Lockheed Martin, York Space bag contract to produce 20 satellites for Space Development Agency

The Space Development Agency’s constellation of communications satellites known as Transport Layer Tranche 0 awarded Lockheed Martin a $187.5 million contract and York Space Systems a $94 million contract.

Lockheed Martin, York Space bag contract to produce 20 satellites for Space Development Agency
Lockheed Martin, York Space bag contract to produce 20 satellites for Space Development Agency

Lockheed Martin, York Space bag contract to produce 20 satellites for Space Development Agency

The Pentagon’s space agency recently announced the first major contract awards for a network of satellites in low Earth orbit that will communicate with each other and relay data to the military forces on the ground, ships or airplanes. The Space Development Agency’s constellation of communications satellites known as Transport Layer Tranche 0 awarded Lockheed Martin a $187.5 million contract and York Space Systems a $94 million contract.

SpaceNews quoted SDA Director Derek Tournear as saying that each company is responsible to provide 10 satellites and all 20 will be launched by September 2022. Lockheed Martin and York Space are the first contractors selected but more will be picked in later tranches. He stated that they’ll be soliciting every two years.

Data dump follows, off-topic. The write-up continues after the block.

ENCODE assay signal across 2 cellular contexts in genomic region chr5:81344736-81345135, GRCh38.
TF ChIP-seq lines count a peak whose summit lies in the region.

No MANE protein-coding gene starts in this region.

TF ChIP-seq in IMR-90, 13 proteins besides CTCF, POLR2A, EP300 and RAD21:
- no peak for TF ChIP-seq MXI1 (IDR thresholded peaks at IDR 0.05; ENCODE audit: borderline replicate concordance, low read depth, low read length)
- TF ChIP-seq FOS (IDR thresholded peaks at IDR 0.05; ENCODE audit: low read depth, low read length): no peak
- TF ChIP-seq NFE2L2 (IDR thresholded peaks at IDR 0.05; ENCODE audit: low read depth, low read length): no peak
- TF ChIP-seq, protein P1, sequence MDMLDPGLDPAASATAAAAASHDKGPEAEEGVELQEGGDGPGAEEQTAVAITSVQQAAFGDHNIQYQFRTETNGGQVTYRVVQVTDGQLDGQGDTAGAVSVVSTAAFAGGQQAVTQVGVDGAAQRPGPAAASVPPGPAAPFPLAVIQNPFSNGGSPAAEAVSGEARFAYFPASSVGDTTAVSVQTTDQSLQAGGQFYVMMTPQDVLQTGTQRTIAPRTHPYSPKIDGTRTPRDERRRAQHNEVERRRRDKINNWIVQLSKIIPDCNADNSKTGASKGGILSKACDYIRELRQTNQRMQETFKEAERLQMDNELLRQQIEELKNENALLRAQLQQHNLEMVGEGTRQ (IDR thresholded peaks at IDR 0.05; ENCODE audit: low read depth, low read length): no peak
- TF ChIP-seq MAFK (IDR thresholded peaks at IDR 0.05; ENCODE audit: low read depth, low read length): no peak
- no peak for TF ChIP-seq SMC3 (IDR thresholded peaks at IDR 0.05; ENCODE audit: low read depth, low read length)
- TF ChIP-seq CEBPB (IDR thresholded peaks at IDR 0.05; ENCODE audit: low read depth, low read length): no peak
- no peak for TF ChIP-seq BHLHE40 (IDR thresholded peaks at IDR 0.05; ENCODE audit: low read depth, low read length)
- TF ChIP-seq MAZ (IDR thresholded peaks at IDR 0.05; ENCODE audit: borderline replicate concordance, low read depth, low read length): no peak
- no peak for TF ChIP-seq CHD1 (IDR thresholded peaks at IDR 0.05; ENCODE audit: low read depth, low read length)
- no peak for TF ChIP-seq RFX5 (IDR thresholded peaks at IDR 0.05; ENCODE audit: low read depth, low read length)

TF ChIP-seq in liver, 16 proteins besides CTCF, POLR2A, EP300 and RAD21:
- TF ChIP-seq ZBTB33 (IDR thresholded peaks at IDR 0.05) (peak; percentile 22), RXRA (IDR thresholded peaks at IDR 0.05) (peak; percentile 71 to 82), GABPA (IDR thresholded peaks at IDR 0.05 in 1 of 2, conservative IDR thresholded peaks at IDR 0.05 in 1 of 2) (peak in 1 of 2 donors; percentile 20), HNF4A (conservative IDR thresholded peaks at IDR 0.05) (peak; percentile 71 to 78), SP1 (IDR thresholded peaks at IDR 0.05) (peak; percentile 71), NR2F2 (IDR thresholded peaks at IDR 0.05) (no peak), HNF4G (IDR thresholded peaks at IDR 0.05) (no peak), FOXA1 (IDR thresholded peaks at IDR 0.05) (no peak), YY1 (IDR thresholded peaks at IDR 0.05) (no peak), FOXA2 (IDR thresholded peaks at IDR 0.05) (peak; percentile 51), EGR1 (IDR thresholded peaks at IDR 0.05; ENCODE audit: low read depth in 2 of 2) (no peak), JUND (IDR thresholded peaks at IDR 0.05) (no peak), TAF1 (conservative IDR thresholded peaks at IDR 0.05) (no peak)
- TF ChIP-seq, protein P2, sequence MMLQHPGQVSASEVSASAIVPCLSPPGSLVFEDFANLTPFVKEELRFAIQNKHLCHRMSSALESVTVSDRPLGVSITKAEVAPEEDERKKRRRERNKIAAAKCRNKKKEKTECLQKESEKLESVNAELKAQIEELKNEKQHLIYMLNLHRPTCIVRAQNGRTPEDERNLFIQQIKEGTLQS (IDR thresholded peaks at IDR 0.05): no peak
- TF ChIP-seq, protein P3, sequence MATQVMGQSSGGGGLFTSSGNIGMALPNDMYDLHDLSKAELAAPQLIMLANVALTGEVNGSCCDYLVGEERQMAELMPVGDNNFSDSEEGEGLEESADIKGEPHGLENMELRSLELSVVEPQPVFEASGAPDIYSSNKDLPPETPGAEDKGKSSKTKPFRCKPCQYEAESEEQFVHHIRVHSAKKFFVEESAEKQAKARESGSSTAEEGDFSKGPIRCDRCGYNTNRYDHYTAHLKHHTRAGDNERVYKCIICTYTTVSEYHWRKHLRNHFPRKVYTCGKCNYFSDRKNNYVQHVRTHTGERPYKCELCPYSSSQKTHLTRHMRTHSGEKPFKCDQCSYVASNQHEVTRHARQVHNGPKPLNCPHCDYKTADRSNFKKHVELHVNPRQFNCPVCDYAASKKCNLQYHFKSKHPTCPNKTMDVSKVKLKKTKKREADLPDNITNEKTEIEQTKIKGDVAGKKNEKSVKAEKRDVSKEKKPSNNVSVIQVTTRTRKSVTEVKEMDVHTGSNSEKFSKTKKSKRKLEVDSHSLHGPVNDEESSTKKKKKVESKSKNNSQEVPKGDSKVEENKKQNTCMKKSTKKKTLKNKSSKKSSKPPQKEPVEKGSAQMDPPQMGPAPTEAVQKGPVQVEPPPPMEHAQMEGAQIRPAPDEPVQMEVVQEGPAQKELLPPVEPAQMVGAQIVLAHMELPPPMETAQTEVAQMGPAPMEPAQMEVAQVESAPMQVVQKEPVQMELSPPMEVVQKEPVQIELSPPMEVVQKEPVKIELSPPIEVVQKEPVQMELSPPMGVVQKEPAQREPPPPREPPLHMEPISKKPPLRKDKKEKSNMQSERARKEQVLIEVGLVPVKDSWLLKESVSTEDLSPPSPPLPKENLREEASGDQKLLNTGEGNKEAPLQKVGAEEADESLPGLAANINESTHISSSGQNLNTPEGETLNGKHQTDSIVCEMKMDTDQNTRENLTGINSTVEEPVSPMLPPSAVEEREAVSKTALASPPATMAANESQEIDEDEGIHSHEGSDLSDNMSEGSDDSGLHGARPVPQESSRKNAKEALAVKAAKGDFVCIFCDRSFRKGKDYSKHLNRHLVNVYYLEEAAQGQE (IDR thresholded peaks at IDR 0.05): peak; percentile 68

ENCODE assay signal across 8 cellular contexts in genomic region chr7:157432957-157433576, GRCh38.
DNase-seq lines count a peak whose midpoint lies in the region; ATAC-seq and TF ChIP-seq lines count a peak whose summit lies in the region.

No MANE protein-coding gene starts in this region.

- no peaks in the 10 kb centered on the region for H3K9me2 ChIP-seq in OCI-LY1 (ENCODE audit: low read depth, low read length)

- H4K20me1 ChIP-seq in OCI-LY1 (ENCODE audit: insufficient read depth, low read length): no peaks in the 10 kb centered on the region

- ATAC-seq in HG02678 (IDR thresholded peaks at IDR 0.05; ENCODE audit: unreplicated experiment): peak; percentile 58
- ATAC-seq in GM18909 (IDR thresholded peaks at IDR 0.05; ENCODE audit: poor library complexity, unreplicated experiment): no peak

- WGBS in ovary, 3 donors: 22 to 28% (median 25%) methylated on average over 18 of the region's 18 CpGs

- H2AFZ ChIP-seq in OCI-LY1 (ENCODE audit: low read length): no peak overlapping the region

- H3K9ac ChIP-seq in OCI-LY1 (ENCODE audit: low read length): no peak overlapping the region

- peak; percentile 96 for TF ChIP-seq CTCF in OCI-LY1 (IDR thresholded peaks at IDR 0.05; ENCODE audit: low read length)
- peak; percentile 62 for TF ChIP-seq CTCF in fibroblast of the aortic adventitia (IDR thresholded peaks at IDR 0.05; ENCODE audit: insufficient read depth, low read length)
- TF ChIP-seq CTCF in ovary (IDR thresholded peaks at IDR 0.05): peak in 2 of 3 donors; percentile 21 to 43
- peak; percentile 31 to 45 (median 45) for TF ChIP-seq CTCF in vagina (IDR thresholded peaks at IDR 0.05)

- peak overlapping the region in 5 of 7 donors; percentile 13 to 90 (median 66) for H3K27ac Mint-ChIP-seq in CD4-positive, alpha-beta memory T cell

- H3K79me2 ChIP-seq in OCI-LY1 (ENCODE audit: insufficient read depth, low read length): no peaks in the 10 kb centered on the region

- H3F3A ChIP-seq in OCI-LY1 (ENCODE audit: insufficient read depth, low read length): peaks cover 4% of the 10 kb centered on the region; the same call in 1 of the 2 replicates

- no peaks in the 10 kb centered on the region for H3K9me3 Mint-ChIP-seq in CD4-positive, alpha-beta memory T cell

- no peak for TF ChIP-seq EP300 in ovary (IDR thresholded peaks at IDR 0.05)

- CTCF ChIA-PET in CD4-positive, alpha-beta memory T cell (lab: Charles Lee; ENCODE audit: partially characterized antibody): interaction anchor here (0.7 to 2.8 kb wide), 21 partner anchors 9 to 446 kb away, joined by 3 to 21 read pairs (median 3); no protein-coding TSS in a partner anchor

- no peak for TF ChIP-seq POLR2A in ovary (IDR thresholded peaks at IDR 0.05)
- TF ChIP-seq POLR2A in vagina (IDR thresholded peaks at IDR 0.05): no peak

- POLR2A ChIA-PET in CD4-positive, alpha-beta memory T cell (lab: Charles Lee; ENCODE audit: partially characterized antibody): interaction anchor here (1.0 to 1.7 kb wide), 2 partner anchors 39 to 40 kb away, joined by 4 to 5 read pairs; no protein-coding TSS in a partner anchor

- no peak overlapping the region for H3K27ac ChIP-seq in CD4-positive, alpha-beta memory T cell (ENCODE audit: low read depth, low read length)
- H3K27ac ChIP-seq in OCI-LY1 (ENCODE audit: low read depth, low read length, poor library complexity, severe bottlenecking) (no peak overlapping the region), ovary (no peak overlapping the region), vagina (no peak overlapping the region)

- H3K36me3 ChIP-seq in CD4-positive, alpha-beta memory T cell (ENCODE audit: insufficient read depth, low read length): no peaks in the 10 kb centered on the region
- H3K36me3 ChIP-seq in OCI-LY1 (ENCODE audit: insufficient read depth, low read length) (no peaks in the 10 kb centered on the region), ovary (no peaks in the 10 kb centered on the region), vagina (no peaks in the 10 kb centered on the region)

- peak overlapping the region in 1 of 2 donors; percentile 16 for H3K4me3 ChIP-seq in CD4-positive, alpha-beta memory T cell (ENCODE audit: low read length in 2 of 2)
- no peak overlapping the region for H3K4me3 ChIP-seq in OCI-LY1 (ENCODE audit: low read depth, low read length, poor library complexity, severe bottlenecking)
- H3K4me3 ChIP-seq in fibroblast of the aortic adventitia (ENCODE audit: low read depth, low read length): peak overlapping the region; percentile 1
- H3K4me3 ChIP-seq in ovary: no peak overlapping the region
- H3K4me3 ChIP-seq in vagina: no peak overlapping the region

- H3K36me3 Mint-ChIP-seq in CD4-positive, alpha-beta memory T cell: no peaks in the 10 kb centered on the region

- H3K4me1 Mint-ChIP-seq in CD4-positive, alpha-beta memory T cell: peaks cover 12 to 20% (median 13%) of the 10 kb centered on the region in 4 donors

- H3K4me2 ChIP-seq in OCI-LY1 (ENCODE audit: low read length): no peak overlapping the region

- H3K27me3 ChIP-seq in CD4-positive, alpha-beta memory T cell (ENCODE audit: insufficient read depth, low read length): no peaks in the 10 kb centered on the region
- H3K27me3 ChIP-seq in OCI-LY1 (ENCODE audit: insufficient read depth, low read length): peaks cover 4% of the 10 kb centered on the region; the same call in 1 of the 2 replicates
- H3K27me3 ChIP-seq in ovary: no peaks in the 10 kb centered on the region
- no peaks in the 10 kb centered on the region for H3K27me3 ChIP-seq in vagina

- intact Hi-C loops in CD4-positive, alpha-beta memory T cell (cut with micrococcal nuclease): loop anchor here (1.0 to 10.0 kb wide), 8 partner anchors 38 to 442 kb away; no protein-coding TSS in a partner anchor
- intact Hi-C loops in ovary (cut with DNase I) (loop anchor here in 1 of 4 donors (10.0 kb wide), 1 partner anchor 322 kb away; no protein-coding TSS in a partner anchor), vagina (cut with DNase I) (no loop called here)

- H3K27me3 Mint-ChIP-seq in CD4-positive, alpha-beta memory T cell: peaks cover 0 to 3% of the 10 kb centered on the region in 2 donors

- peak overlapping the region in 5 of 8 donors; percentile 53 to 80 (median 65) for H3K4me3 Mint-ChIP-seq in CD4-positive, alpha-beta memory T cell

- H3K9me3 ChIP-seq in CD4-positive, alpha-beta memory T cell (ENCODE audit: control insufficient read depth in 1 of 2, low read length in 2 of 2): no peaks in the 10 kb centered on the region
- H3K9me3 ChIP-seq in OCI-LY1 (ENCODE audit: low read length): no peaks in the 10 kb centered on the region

He added that SDA satellites will be vendor-neutral, which implies that they all have to communicate with each other regardless of who builds them. Each batch of 10 satellites that Lockheed Martin and York Space will make have to be broken down into two types. Seven of the 10 satellites must be equipped with four optical cross links per spacecraft, and three satellites with two cross links and two downlinks.

Tournear said that each vendor’s bid was evaluated individually based on technology, price and schedule. For Lockheed Martin and York, he said that each one proposed an outstanding technical solution, with a good focus on schedule because they know that’s important.

They awarded them based completely on the technical merit and what they believed was their ability to be able to make schedule and provide a solution along with price considerations taken into account. Each of the satellite providers has the freedom to select their own suppliers for the optical links.